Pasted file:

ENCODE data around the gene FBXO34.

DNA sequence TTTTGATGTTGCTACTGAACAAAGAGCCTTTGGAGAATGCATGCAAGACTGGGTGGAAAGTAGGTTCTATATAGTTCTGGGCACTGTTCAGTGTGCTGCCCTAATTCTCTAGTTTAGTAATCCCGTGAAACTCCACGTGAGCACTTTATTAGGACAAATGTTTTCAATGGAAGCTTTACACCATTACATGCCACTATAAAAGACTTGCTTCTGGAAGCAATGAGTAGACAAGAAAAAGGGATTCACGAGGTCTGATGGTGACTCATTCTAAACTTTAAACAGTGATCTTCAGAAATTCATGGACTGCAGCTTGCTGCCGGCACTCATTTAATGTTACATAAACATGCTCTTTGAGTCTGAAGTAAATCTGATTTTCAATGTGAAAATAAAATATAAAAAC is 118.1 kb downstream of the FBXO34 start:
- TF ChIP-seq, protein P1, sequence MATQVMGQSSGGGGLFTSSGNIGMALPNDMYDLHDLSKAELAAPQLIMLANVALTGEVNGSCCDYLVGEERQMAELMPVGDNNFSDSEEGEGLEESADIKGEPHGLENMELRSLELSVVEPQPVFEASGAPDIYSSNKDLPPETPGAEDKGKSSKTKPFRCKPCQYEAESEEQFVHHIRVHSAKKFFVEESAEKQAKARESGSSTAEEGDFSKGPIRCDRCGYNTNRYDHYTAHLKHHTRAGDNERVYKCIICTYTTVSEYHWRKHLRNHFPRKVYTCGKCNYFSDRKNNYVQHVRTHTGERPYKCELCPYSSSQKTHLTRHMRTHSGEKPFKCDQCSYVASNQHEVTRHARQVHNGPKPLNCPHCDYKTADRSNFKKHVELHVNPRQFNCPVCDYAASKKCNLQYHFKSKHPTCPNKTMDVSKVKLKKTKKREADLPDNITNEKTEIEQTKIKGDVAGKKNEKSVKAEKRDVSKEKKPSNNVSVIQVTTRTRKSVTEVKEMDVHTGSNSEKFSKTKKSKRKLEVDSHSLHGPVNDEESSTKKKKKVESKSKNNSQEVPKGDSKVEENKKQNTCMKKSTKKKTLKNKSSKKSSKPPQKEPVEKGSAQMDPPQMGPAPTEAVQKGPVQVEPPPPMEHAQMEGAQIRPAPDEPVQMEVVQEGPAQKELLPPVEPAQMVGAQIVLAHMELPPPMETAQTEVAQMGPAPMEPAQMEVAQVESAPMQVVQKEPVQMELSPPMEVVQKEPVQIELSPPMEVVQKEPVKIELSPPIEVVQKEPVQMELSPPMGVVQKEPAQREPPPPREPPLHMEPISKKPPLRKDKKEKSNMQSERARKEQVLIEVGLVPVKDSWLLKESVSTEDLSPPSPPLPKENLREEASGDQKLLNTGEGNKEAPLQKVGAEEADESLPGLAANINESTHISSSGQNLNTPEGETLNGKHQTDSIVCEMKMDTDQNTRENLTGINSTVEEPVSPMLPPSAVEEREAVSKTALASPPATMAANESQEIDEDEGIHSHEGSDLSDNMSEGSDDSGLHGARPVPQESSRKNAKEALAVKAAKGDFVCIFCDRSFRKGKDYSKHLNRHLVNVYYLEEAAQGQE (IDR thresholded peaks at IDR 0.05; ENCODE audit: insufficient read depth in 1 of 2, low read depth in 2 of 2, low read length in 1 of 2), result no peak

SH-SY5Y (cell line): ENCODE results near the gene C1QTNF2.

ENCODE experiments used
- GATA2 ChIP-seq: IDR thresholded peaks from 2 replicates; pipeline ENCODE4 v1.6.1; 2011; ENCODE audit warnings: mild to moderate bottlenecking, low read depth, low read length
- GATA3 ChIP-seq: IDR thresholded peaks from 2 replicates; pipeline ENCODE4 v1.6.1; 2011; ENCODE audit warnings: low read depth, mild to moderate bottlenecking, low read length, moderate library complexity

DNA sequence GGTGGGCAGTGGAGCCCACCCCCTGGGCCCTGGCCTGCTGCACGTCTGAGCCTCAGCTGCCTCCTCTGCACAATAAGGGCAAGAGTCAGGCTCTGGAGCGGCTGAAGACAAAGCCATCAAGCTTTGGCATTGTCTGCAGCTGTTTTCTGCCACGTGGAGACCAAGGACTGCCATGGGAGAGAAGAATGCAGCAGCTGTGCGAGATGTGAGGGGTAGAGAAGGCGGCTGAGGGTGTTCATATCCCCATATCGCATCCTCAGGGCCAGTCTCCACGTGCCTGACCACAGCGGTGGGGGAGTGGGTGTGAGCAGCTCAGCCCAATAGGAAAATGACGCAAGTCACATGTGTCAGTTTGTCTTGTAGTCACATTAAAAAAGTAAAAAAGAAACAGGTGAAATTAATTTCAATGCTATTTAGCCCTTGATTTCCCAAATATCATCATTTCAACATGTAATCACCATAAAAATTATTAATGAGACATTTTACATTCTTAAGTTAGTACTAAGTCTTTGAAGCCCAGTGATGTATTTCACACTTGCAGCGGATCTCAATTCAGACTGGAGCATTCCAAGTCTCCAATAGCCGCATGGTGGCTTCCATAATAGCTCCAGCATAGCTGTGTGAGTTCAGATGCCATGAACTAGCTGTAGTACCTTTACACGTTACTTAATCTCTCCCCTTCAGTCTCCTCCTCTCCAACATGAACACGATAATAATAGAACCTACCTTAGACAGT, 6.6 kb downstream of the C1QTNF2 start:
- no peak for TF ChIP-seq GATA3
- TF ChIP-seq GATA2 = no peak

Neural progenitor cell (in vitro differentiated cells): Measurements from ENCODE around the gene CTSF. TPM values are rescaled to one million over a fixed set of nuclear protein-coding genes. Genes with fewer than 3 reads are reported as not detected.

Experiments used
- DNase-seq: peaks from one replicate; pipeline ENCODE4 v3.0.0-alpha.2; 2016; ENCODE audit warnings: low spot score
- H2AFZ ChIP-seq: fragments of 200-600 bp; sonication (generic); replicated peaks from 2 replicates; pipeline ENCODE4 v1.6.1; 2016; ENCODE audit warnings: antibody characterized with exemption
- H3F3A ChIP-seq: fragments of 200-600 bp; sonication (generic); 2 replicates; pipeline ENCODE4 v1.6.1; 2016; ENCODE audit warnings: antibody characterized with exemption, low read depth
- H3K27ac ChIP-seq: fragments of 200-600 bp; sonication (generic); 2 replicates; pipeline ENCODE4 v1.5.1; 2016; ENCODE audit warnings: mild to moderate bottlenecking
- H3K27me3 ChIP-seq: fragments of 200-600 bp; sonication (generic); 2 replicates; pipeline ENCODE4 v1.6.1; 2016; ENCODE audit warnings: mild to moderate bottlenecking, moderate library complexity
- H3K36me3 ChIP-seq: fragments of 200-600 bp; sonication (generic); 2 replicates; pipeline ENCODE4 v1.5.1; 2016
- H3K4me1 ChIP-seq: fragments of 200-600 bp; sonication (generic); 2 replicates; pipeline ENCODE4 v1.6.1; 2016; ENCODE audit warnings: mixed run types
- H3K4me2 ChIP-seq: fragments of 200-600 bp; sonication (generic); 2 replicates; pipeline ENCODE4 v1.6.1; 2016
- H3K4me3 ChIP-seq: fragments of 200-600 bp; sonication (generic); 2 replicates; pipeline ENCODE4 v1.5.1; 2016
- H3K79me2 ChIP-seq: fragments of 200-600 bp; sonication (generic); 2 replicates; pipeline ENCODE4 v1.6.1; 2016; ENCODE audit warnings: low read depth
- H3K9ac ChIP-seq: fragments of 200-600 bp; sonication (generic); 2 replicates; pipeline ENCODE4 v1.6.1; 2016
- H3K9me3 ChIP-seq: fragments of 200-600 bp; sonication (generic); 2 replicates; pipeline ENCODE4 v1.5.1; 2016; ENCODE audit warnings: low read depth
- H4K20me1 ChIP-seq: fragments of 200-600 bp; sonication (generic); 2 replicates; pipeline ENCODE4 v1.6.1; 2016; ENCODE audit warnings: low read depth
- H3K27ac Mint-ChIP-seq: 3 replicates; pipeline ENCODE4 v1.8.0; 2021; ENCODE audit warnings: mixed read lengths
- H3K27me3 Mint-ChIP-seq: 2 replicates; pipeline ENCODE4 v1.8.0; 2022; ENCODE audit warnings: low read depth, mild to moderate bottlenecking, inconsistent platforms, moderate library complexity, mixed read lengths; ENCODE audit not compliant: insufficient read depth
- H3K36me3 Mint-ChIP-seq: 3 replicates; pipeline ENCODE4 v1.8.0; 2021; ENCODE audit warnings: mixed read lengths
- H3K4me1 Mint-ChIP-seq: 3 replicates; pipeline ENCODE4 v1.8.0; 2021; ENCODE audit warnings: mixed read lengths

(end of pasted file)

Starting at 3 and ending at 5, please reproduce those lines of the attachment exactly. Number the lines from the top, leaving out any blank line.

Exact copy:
- TF ChIP-seq, protein P1, sequence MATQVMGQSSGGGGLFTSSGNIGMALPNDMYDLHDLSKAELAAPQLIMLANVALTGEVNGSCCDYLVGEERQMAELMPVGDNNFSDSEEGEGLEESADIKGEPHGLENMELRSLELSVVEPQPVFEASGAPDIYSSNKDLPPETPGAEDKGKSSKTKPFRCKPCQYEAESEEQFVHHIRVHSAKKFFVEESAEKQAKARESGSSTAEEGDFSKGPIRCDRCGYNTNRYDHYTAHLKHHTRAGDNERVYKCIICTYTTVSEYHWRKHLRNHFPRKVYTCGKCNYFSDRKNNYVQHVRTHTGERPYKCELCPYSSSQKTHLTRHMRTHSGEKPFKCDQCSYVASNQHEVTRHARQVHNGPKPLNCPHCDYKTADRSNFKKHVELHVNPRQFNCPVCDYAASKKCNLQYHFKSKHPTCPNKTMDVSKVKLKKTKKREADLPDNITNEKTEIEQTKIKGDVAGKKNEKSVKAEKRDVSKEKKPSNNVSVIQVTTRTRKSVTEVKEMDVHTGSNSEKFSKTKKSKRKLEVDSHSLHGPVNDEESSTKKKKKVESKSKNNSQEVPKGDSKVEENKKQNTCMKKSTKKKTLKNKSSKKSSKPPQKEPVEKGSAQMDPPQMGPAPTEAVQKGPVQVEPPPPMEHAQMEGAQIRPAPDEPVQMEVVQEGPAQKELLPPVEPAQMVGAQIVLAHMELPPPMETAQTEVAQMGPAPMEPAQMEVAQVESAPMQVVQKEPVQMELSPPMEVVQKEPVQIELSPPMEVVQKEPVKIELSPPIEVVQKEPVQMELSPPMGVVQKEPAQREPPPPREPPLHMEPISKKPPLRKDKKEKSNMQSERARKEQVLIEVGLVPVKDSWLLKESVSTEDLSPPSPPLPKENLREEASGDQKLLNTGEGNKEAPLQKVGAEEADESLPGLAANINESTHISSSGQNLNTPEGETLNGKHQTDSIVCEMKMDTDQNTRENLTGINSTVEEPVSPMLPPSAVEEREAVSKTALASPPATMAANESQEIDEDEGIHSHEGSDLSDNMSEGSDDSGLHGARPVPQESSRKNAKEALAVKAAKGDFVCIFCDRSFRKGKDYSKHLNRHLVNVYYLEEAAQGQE (IDR thresholded peaks at IDR 0.05; ENCODE audit: insufficient read depth in 1 of 2, low read depth in 2 of 2, low read length in 1 of 2), result no peak

SH-SY5Y (cell line): ENCODE results near the gene C1QTNF2.

ENCODE experiments used